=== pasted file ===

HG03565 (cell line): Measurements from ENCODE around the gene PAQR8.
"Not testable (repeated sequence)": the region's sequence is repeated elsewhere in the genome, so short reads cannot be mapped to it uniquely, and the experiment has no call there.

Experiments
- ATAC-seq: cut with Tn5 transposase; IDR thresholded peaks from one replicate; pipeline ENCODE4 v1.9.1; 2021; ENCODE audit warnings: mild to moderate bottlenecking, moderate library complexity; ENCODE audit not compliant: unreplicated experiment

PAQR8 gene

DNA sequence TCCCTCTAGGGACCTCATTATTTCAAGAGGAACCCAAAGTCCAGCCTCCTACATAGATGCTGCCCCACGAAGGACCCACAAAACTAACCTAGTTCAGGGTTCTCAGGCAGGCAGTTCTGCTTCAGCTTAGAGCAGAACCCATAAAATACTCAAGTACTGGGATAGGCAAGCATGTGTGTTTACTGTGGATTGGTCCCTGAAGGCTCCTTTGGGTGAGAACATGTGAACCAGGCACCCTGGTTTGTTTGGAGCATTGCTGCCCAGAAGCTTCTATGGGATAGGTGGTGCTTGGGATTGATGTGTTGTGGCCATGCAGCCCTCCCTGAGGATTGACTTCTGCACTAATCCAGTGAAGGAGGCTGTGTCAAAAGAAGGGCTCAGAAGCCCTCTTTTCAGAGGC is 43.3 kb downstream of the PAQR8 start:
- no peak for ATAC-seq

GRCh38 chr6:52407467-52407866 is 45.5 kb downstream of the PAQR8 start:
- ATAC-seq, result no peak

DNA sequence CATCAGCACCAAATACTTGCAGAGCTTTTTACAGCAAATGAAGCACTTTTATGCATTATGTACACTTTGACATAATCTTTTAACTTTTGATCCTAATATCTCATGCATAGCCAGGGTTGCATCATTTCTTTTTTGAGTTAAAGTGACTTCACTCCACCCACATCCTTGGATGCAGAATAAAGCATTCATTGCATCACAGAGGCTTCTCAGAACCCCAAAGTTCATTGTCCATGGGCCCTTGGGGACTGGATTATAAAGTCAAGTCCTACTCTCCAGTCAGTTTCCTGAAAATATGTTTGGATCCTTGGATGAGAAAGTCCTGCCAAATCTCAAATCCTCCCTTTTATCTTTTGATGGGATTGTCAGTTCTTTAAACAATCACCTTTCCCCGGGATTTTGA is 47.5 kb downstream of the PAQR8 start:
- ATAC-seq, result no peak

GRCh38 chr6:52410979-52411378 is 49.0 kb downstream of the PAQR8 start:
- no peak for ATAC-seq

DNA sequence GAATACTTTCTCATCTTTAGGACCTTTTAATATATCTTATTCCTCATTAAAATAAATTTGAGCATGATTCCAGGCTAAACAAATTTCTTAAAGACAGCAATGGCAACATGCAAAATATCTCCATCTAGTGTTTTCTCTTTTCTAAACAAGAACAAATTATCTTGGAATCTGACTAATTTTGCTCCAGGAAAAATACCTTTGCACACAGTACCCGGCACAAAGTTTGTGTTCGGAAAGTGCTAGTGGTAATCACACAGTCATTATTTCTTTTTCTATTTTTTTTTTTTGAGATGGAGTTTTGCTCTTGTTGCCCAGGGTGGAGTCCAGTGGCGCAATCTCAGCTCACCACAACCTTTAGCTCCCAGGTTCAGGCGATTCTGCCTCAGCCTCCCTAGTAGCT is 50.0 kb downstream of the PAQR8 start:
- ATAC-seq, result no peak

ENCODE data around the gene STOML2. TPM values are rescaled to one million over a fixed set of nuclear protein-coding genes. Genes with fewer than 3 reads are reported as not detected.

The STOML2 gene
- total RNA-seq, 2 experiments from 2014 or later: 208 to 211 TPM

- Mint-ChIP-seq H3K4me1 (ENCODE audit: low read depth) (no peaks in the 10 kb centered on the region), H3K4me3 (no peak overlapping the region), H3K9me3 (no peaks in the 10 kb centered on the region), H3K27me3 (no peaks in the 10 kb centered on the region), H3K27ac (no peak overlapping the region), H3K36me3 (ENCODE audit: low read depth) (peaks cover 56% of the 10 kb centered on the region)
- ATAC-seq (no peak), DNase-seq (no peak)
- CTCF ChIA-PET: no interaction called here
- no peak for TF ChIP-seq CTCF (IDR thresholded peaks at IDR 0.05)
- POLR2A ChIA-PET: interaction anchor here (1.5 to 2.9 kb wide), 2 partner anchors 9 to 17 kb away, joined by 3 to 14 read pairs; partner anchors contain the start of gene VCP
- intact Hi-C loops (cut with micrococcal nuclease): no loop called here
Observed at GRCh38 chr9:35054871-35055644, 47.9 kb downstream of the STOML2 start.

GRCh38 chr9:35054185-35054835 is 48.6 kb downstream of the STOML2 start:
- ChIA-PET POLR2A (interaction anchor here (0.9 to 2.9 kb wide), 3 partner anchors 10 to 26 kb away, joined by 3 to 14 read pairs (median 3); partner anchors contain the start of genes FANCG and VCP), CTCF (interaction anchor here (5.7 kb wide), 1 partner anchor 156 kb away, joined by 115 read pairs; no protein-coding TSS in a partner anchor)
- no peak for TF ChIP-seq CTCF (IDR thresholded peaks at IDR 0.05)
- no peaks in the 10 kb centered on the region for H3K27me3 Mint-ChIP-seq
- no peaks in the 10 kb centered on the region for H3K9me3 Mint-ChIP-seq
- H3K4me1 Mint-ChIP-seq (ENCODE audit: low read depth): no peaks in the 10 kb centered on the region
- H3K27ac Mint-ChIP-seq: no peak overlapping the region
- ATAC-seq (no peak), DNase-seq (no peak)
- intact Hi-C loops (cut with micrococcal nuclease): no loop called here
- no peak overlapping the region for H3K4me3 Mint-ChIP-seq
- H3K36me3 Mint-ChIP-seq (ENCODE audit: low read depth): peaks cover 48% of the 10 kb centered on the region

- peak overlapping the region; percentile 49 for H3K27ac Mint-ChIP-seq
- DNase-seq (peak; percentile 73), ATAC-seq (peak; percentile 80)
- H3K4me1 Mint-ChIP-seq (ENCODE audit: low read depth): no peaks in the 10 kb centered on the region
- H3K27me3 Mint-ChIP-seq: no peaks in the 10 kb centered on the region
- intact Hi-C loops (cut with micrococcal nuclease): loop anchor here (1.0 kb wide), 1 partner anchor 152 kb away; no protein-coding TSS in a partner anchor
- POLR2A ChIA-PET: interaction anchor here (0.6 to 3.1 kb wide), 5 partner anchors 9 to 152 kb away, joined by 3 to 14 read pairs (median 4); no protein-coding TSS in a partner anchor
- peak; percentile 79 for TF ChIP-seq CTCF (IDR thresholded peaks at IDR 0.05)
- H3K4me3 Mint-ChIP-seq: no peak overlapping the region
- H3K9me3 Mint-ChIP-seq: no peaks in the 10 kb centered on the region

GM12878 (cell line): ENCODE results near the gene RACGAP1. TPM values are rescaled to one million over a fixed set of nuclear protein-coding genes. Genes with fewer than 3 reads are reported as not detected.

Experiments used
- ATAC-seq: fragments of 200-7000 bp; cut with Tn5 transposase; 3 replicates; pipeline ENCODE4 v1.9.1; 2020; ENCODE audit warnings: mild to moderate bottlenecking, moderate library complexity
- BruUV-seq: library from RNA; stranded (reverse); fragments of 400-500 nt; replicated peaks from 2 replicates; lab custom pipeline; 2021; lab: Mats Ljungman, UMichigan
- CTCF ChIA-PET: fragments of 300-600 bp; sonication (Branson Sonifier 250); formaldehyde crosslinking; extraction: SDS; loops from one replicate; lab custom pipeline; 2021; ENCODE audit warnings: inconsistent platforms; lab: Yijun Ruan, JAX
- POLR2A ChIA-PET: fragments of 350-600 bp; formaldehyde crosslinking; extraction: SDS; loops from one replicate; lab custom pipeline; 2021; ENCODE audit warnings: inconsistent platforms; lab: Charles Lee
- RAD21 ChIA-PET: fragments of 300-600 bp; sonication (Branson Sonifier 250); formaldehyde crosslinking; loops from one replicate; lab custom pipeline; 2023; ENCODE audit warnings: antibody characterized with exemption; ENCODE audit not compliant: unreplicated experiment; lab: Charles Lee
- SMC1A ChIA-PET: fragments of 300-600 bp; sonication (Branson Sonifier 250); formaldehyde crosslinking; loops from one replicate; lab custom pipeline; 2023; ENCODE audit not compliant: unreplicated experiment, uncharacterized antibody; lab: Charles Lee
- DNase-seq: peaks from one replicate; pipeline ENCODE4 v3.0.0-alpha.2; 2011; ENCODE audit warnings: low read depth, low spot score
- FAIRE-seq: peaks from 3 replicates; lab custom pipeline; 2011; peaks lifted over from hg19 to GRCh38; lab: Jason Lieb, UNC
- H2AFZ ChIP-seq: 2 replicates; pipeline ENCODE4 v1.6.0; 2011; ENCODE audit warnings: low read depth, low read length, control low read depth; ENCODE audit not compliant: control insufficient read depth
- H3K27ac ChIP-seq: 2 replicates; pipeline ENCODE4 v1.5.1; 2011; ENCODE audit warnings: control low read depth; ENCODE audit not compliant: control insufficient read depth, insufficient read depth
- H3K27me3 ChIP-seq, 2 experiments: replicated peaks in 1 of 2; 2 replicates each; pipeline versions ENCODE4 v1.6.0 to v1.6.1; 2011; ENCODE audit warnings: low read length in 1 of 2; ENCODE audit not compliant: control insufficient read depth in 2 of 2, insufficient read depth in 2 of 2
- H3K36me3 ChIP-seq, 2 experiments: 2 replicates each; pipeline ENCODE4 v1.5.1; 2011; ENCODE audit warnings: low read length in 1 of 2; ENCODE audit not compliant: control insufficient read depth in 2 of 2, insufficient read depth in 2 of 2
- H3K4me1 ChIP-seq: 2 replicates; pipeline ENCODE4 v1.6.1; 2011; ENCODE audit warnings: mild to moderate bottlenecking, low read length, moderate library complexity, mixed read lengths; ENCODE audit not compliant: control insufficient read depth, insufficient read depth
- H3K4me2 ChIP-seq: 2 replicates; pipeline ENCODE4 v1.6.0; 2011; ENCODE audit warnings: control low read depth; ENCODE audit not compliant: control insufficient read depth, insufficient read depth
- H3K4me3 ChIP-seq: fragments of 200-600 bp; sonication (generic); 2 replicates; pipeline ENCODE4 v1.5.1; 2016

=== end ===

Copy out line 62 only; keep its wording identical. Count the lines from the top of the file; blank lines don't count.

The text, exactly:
- H3K4me3 ChIP-seq: fragments of 200-600 bp; sonication (generic); 2 replicates; pipeline ENCODE4 v1.5.1; 2016